Released March 18, 2003

NEW CENTER TO STUDY AND PROMOTE
TOURISM, ECONOMIC DEVELOPMENT

LONG BEACH – With the creation of the Center for Tourism and Economic Development Research (CENTED), The University of Southern Mississippi has positioned itself to take the lead in research, service and education for one of the world's fastest-growing industries.

"The importance of tourism in the state of Mississippi cannot be overstated," said center Director Tony Henthorne, a professor of marketing and director of the Institute for Service Excellence at Southern Miss. "Currently, tourism is the second-largest service sector employer in the state, and the number of Mississippi citizens employed in the industry is sure to increase."

Located on the Gulf Coast, the heart of the gaming industry in Mississippi, CENTED will strive to improve the tourism product, increase the benefits of the tourism industry and foster an understanding of the role tourism plays in economic development.

Both here in the United States and around the world, the travel and tourism industry is an engine for economic development. Therefore, while reporting to the provost of the Southern Miss Gulf Park campus, CENTED will extend its reach regionally, nationally and globally, university officials said.

"CENTED positions Southern Miss to lead the way in examining the relationship between the entire tourism industry and long-term economic development -- not just along the coast of Mississippi, but worldwide" Gulf Coast Provost Tim Hudson said.

In 2000 alone, the travel and tourism industry employed more than 18 million people in the United States at an annual payroll of $259 billion, making it the second-largest employer in the nation. Worldwide, tourism is estimated to employ more than 200 million people, both directly and indirectly, with 5.5 million new jobs anticipated by 2010.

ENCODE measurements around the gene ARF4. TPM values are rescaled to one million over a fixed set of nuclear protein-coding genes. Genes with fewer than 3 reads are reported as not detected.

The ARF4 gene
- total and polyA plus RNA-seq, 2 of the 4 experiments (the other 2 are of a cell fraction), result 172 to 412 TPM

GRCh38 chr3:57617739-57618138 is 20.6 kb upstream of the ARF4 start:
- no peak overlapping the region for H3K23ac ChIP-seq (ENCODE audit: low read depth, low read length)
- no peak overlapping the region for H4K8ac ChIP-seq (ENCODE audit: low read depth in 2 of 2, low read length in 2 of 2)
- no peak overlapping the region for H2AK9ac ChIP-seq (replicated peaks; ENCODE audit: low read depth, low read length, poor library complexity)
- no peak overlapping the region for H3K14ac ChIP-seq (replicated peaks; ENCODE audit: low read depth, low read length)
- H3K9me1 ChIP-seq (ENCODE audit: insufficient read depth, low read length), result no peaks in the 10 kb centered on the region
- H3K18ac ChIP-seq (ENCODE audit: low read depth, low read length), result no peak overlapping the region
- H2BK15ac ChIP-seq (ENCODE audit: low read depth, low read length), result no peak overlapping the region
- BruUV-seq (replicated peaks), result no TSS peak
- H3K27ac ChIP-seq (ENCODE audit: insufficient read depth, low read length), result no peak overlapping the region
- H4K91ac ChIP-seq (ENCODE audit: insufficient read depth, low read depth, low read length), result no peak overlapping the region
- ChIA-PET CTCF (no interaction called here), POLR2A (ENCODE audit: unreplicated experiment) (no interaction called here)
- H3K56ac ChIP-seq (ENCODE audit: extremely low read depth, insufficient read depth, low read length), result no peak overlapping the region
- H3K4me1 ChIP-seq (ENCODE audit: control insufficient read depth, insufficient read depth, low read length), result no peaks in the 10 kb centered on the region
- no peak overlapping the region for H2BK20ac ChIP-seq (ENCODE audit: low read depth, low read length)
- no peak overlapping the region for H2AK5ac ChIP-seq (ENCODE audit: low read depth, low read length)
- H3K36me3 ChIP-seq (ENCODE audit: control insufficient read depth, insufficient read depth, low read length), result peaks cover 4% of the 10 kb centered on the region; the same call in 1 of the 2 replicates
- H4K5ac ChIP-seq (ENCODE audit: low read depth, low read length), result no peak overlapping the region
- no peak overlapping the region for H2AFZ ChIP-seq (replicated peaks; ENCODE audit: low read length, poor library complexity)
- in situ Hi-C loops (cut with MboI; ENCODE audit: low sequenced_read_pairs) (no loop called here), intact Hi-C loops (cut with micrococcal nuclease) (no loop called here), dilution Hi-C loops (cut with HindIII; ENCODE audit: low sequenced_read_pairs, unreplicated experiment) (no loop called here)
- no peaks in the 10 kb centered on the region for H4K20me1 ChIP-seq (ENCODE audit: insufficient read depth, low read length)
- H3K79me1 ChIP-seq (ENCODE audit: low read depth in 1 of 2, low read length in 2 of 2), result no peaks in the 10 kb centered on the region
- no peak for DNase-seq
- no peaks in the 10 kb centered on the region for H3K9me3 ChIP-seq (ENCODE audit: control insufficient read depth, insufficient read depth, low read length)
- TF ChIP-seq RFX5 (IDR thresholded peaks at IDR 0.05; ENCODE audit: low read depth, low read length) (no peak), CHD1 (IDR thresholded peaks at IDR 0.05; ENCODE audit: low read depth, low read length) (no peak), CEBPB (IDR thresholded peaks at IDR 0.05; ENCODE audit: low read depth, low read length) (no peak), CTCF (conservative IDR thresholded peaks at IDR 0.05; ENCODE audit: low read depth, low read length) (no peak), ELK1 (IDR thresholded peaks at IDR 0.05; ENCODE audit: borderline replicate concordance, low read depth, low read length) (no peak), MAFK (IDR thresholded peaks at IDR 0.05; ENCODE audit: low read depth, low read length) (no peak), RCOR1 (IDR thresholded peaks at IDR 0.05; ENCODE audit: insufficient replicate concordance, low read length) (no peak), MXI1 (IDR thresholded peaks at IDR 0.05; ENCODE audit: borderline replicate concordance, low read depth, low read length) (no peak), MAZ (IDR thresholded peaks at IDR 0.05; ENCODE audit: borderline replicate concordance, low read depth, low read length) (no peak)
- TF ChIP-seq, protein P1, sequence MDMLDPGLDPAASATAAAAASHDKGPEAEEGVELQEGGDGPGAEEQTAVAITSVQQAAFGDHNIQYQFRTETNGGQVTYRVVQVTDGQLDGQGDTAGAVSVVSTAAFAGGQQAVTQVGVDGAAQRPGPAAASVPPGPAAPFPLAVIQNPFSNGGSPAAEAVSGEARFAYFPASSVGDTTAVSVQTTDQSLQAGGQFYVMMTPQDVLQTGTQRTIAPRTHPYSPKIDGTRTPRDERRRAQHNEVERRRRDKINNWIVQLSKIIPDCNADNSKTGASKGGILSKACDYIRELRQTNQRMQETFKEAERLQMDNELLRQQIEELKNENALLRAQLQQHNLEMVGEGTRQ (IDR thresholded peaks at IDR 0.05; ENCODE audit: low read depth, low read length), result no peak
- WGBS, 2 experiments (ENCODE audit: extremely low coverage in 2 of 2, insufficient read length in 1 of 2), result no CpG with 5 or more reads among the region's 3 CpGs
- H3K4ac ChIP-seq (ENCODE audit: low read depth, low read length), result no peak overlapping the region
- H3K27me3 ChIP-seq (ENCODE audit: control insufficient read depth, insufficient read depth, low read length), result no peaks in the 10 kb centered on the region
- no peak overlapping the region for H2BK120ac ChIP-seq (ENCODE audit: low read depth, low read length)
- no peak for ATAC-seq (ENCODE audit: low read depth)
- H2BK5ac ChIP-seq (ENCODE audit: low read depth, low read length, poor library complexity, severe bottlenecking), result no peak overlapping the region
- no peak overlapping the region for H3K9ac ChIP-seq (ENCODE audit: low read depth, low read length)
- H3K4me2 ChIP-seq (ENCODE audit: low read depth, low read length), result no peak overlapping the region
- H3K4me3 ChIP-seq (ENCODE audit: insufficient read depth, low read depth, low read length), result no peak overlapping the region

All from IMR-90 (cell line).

During the last 10 years, world tourism has increased more than 65 percent and tourism in the Caribbean region has grown 100 percent during the same period. CENTED will act as a central repository and resource base for data relating to the tourism industry, Henthorne said.

In Mississippi, the tourism industry has grown even more dramatically, in large part because of gaming. Before 1992, when casinos first appeared in Biloxi, that city attracted approximately one million visitors a year. Eight years after the advent of gaming, Biloxi tourism served more than 22 million visitors. Currently, gaming revenues comprise approximately 44 percent of all state tourism and recreation income.

But until now, the gaming industry has "been lacking a serious research center," said Beverly Martin, executive director of the Gulf Coast Gaming Association. "Southern Miss has done research in the past -- a study for the state Legislature on the impact of gaming – so apparently they are well versed and articulate on the issues," she said. "We look forward to utilizing this local research center with future projects."

All told, Mississippi tourism generated $6.1 billion in 2000, which exceeded the $5.6 billion from the previous fiscal year. Employing almost 100,000 Mississippians, the tourism industry is the state's second-largest service sector employer.

"CENTED was created, in part," Henthorne said, "to help get out the word regarding this vital sector. As Mississippi's tourism image and reach continues to grow and expand beyond our borders, so will CENTED's."

Although CENTED is a nonacademic program, it will work closely with the university's Master's of Economic Development degree program to develop a specialized tourism track and involve students in research projects. Within three years, CENTED aims to enlist at least 25 students in this program.

Hudson said that since he assumed the role of Gulf Coast provost last July, he has been working hard to find ways in which Southern Miss can be more directly involved in meeting the needs of the community and contributing to economic development.

"CENTED will be a bridge to one of our major industries while providing our students an opportunity to engage in meaningful research. The plan is for CENTED to become self-supporting through competitive research contracts and training programs within the next three to five years," Hudson said.

Robert Rohrlack Jr., executive director of the Mississippi Development Authority and a Southern Miss alumnus, said Mississippi's network of colleges and universities is instrumental in helping the MDA pursue fresh economic development opportunities for the state.

"CENTED at The University of Southern Mississippi will be the latest partner in our statewide efforts to implement innovative strategies to attract both leisure travelers and industrial developers to the state. The work at CENTED will complement and enhance our ongoing cluster studies and impact analyses," Rorhlack said.

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July 9, 2003 11:31 AM

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